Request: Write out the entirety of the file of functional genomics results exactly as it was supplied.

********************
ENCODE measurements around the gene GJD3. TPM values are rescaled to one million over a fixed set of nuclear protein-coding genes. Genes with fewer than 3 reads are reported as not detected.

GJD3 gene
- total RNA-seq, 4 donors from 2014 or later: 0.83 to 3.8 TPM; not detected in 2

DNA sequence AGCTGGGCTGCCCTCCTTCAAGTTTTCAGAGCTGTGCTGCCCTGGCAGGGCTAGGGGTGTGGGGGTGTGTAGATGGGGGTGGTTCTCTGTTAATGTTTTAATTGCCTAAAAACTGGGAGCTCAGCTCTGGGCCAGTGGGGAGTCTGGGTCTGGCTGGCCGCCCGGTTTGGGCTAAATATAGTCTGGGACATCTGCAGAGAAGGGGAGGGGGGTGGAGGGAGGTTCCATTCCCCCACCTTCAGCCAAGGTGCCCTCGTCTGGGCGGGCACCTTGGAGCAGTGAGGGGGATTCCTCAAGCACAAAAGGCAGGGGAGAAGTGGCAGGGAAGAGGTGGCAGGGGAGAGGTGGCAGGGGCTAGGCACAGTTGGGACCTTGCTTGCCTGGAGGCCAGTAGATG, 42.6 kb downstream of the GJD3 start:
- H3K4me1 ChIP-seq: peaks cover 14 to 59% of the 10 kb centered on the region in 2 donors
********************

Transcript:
ENCODE measurements around the gene GJD3. TPM values are rescaled to one million over a fixed set of nuclear protein-coding genes. Genes with fewer than 3 reads are reported as not detected.

GJD3 gene
- total RNA-seq, 4 donors from 2014 or later: 0.83 to 3.8 TPM; not detected in 2

DNA sequence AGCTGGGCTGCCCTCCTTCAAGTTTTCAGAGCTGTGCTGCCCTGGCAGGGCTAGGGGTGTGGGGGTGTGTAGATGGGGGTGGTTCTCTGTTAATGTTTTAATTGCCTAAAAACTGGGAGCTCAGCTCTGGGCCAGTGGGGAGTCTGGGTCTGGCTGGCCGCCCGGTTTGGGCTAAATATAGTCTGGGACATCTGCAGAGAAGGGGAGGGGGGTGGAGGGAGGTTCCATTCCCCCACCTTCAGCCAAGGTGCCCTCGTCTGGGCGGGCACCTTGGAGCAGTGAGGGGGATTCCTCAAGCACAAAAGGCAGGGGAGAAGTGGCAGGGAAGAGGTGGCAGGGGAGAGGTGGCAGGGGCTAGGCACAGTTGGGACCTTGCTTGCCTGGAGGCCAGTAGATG, 42.6 kb downstream of the GJD3 start:
- H3K4me1 ChIP-seq: peaks cover 14 to 59% of the 10 kb centered on the region in 2 donors